Intent Precedes Content...


Running this blog has been a great joy to me. During the past months I have been able to dig in and research the different aspects of Christianity, as well as tackle some of the different types of evidence across the board in various scientific fields. One of the things I have noticed quite a bit recently, as I have been browsing back over some of the comments that people have been posting to my articles; is the notion that if someone has truly made up their mind already, there is no changing it.

Take a simple example to begin with. Lets say that I grew up in a household that venerated the tradition of eating pizza every Friday night, no matter what. Throughout my early childhood and even up into my teens, I rarely missed a Friday night pizza dinner. It was a good opportunity for my parents to take a break from cooking, and we all really like the pizza place down the road. But later in life I began to increase my sphere of knowledge, and was introduced to the idea that there was something better out there than pizza... that there was such a thing as Peking Duck (don't worry this is just an example. I haven't lost my mind and abandoned pizza!). And not only was Peking Duck available at numerous restaurants around town, but that I could eat it whenever I needed to, not just on Fridays!

Sound silly? I think this is close to what happens when people refuse to listen to God's "still, small" voice. They do not follow the evidence, the history, or the witness of others to their logical end. Sure we can have different views on how to interpret the evidence, even among Christians there are disagreements. But the issue runs deeper than this. In this sense, Intent can come prior to Content. If I don't allow God at the outset, then guess what? There is no room for God within the construct or paradigm of how I interpret the evidence. I am finished before I even begin. I have decided not only to avoid Peking Duck altogether, but I won't even drive past the Chinese restaurant.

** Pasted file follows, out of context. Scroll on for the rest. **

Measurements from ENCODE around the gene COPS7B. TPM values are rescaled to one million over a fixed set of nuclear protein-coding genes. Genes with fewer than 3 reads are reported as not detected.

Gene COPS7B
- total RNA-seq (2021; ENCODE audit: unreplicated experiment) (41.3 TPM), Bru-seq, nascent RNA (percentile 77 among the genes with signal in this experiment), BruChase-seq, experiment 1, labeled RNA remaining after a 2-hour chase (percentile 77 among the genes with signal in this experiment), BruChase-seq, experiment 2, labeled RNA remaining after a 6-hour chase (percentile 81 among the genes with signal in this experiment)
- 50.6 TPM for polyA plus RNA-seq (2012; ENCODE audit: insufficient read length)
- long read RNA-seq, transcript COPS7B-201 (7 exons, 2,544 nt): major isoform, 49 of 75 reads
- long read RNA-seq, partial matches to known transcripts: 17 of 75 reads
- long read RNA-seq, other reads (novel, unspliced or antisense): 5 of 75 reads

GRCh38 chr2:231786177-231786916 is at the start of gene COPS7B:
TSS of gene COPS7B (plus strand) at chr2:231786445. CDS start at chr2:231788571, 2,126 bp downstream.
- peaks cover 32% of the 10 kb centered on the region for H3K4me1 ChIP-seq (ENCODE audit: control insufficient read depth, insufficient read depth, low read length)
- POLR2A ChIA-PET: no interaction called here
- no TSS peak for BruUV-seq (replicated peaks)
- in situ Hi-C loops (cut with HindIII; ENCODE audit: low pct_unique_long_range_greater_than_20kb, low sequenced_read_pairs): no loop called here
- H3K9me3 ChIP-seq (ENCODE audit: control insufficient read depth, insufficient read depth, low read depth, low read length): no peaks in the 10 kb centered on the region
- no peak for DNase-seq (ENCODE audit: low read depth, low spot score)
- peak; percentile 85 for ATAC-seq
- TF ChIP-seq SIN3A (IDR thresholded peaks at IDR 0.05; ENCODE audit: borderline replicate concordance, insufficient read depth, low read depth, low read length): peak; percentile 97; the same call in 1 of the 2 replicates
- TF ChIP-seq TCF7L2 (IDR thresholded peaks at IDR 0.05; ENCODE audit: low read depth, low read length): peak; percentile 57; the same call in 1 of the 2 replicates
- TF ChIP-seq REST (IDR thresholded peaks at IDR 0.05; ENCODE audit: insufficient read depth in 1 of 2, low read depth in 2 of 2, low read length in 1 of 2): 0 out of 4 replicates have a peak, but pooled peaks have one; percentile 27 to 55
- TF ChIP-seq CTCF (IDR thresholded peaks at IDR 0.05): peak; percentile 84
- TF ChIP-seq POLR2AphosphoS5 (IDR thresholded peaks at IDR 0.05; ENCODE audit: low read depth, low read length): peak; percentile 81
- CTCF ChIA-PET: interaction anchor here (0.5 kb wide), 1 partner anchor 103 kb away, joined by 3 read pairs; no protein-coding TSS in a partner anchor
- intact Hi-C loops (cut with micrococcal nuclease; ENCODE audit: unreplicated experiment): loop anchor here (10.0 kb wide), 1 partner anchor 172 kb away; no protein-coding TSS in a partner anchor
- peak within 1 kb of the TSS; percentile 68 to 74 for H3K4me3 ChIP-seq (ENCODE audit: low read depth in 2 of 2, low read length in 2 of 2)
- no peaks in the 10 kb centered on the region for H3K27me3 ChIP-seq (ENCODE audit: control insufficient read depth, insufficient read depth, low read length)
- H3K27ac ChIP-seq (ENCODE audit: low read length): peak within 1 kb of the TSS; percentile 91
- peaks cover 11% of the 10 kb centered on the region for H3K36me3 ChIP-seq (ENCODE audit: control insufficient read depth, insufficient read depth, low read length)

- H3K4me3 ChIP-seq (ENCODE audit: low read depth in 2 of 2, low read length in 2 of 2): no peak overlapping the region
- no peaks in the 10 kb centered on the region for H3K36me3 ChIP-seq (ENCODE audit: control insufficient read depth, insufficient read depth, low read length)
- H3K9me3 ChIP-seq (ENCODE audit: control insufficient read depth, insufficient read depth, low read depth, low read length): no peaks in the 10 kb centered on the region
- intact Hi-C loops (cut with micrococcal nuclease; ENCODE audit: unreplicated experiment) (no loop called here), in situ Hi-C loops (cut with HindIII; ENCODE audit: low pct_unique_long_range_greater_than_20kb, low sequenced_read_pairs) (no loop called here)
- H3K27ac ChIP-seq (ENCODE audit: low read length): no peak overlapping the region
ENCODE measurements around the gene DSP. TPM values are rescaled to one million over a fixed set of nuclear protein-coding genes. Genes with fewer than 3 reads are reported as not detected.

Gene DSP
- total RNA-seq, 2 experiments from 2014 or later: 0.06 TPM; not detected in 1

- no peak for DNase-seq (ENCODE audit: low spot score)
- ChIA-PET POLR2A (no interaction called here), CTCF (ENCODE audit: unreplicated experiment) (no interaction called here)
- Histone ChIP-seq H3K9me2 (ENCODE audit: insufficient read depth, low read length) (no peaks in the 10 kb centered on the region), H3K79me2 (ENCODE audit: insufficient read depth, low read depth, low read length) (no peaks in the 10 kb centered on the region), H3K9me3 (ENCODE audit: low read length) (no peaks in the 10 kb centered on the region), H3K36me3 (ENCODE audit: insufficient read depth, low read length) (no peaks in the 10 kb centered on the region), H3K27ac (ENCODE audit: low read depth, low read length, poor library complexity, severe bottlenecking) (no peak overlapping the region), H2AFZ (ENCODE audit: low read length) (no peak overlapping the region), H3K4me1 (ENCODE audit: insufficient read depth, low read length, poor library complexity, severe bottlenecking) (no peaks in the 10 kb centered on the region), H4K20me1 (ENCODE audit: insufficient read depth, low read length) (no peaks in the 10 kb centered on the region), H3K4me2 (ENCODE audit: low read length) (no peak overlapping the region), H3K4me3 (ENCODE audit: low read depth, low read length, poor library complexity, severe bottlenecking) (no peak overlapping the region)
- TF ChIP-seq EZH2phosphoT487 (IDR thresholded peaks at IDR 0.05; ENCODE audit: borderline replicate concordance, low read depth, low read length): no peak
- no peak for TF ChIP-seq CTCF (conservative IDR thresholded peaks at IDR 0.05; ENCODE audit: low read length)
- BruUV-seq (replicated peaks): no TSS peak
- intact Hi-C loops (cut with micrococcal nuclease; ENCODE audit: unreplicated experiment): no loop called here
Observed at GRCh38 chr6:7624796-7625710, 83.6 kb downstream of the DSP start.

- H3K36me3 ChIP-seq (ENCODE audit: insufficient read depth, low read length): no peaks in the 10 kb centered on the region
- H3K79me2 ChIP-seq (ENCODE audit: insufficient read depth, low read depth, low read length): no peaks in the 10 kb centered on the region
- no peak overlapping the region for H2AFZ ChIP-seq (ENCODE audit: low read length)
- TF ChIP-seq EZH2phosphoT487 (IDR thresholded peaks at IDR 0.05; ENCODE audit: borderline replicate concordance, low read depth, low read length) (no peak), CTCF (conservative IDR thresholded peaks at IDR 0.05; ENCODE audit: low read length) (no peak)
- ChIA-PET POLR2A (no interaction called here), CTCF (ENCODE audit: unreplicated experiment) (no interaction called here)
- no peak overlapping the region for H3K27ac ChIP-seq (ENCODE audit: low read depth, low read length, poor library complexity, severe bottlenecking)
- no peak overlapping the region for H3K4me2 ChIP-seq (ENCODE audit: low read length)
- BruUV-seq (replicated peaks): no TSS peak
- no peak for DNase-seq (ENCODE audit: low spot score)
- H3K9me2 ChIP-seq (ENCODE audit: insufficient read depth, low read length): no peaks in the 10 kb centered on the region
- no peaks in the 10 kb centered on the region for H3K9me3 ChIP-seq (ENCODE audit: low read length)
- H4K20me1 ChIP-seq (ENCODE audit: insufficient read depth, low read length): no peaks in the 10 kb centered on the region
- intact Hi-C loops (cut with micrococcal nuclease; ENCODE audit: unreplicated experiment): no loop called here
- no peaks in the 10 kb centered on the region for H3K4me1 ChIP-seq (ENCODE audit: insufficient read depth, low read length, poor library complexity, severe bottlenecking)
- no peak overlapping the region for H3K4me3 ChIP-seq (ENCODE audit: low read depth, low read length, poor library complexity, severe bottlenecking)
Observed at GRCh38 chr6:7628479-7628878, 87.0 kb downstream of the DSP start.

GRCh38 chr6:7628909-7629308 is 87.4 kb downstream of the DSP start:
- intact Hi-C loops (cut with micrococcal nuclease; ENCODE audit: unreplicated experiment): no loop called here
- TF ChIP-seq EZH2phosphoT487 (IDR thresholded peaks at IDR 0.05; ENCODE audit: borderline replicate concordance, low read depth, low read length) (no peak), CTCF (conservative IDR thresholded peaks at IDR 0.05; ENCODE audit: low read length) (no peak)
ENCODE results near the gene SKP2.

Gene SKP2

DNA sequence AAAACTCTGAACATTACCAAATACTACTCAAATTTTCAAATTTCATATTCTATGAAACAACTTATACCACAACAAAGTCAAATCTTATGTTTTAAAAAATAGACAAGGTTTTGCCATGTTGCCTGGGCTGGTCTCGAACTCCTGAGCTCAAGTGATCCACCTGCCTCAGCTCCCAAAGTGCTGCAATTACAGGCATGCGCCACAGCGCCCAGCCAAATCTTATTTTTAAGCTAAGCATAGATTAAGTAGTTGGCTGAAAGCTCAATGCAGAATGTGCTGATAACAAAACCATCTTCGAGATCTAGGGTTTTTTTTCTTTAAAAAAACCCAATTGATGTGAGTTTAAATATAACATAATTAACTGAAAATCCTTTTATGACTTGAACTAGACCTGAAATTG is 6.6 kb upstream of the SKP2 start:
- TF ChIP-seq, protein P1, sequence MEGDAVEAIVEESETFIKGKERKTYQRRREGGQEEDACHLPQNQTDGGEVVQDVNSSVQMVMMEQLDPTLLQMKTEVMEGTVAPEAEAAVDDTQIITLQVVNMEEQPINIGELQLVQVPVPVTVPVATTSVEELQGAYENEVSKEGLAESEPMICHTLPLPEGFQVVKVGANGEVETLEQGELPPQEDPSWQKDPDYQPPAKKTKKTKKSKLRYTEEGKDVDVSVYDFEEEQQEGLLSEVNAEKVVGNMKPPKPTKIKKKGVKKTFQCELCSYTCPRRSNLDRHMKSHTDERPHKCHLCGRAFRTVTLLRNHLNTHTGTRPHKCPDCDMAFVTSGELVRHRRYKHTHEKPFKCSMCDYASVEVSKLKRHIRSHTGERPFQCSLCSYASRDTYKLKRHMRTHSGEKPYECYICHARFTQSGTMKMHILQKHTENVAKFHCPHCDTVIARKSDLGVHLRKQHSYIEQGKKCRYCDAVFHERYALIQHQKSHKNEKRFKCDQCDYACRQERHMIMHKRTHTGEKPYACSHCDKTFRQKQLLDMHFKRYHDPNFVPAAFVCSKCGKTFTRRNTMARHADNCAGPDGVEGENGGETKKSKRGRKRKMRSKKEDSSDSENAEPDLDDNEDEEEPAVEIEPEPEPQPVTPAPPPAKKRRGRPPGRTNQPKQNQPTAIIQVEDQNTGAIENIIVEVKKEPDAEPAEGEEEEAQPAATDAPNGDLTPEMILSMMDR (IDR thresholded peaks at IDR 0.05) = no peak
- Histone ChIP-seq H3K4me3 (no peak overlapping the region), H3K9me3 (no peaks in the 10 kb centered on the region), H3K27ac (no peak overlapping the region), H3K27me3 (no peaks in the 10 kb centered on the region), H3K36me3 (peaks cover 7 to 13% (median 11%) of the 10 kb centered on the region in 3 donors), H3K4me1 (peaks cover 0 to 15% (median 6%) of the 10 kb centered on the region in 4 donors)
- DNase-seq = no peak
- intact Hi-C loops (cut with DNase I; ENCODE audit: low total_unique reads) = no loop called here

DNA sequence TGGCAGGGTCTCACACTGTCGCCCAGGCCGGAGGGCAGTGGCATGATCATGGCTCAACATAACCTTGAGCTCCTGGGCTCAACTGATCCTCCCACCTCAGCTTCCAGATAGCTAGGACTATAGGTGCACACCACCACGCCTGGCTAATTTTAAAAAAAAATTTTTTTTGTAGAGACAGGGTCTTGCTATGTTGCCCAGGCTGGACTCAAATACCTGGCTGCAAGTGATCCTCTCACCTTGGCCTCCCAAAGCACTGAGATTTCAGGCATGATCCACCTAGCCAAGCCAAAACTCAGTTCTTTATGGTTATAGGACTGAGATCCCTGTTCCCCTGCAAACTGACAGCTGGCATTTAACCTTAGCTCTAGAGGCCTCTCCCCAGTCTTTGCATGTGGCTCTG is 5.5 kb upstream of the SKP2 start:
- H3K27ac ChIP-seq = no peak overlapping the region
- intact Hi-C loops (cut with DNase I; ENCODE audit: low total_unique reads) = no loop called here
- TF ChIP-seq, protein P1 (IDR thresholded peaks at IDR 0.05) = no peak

Now this can work both ways of course. Couldn't someone presume the supernatural where it doesn't exist? This is what makes new converts to "religion" so interesting. They haven't had the bias of growing up Catholic, or Baptist, or whatever. They have come to believe based on their own understanding of the arguments. In a sense, they have "earned their stripes" in the school of independent study. We should admire this determination. Because if you are going to believe in something, you should know why. Are you certain that God doesn't exist? Or are you simply driving past the restaurant, without even stopping?


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Comments

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